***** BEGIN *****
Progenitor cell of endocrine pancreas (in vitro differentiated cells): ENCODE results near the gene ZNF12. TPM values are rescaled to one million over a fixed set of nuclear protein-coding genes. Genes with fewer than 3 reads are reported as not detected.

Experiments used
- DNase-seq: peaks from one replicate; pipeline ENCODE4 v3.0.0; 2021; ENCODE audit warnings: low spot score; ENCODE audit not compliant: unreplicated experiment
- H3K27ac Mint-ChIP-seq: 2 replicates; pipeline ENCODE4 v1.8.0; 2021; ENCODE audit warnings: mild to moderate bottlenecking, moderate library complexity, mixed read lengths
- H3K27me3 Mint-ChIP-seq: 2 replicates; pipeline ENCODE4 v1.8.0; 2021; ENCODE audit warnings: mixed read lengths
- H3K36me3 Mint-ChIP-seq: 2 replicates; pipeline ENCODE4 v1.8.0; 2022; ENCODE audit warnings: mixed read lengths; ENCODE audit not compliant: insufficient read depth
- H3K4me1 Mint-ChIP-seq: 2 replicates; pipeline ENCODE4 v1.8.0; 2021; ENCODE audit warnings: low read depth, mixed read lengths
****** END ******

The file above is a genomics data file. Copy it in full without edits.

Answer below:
Progenitor cell of endocrine pancreas (in vitro differentiated cells): ENCODE results near the gene ZNF12. TPM values are rescaled to one million over a fixed set of nuclear protein-coding genes. Genes with fewer than 3 reads are reported as not detected.

Experiments used
- DNase-seq: peaks from one replicate; pipeline ENCODE4 v3.0.0; 2021; ENCODE audit warnings: low spot score; ENCODE audit not compliant: unreplicated experiment
- H3K27ac Mint-ChIP-seq: 2 replicates; pipeline ENCODE4 v1.8.0; 2021; ENCODE audit warnings: mild to moderate bottlenecking, moderate library complexity, mixed read lengths
- H3K27me3 Mint-ChIP-seq: 2 replicates; pipeline ENCODE4 v1.8.0; 2021; ENCODE audit warnings: mixed read lengths
- H3K36me3 Mint-ChIP-seq: 2 replicates; pipeline ENCODE4 v1.8.0; 2022; ENCODE audit warnings: mixed read lengths; ENCODE audit not compliant: insufficient read depth
- H3K4me1 Mint-ChIP-seq: 2 replicates; pipeline ENCODE4 v1.8.0; 2021; ENCODE audit warnings: low read depth, mixed read lengths